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  • Reviews for The Mannequin Man by Luca Di Fulvio
  • Luca Di Fulvio |  Review |  The Mannequin Man
Reviews for The Mannequin Man by Luca Di Fulvio

'Di Fulvio exposes souls with the skills of a surgeon. It's like turning the pages of something forbidden-seductive, elegant and dangerous.'

- Alan Rickman

'The book, originally published as L'Impagliatore in 2000, has already been filmed as Occhi di Cristallo (Eyes of Crystal) in 2003, the year strangely enough, when the book was voted one of the ten best European crime novels by the French magazine Le Point. The film, shot in Bulgaria, gives an idea of the descent into Hell, as the investigator loses himself in the maze of his investigation.
In an unnamed city, plagued with a binmen's strike that is causing outbreaks of violence and discord, Inspector Giacomo Amaldi has to deal with a psycho killer, an attractive girl frightened by a stalker, and the deranged mind of a colleague dying of cancer. We start in the mind of the killer - a hunter of animals, and a stuffer of their carcasses. Driven to extremes by the sight of animal passion and voyeurism too close to his own nature, he commits murder. It is the nature of these initial murders that draws Amaldi to the case. Soon, however, he is embroiled in a series of bizarre killings where parts of the victims' bodies are replaced by sections of a life-size wooden mannequin. Amaldi is a difficult and introverted man, with no real friends, and the memory of a love lost in violent circumstances. It is his lost love's resemblance to a young female student that also involves him in a case of stalking and obscene correspondence. Giuditta Luzzatti, the student, comes from a similarly deprived background to Amaldi, and they seem to be drawn to each other. Amaldi's colleague, Nicola Frese is investigating an old case concerning a fire at an orphanage, which intersects with the past of the killer. Also crossing the path of these characters are the lives of Giuditta's professor, Avildsen, and the dying detective, Ajaccio.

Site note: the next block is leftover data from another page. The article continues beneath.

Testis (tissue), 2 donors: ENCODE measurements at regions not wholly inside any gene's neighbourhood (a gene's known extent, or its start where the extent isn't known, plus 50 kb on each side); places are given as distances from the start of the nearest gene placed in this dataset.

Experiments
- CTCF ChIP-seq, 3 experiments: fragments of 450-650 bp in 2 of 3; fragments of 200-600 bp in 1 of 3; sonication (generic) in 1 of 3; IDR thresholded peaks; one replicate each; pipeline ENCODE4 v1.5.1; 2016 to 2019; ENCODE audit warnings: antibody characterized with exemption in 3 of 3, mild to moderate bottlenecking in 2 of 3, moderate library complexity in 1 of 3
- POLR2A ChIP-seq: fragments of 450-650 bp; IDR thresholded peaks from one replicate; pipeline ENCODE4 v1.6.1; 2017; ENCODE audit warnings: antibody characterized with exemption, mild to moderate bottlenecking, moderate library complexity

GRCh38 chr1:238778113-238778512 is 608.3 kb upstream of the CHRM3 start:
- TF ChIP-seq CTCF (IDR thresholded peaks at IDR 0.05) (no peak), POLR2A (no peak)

Intertwining psychological analysis, and sociology, in a way that only a European writer can, Di Fulvio slowly builds the tension until the climax that leaves the reader on a knife-edge of tension. Di Fulvio, apparently a self-avowed schizophrenic, juxtaposes horrifically detailed images of mutilated bodies, with delicate internal investigations of the mind. The gradual degradation of the city, as it sinks under its own refuse, deftly mirrors the growing derangement of the killer's mind. And though Di Fulvio clearly doesn't mind if the reader can guess who the killer really is before the end - he does leave clear clues - it does not matter to the final conclusion. The separate elements of the story intersect and finally blend in an elegant way that has nothing of the coincidental about it. It is a powerful and deeply disturbing novel in the very best sense.'

- Tangled Web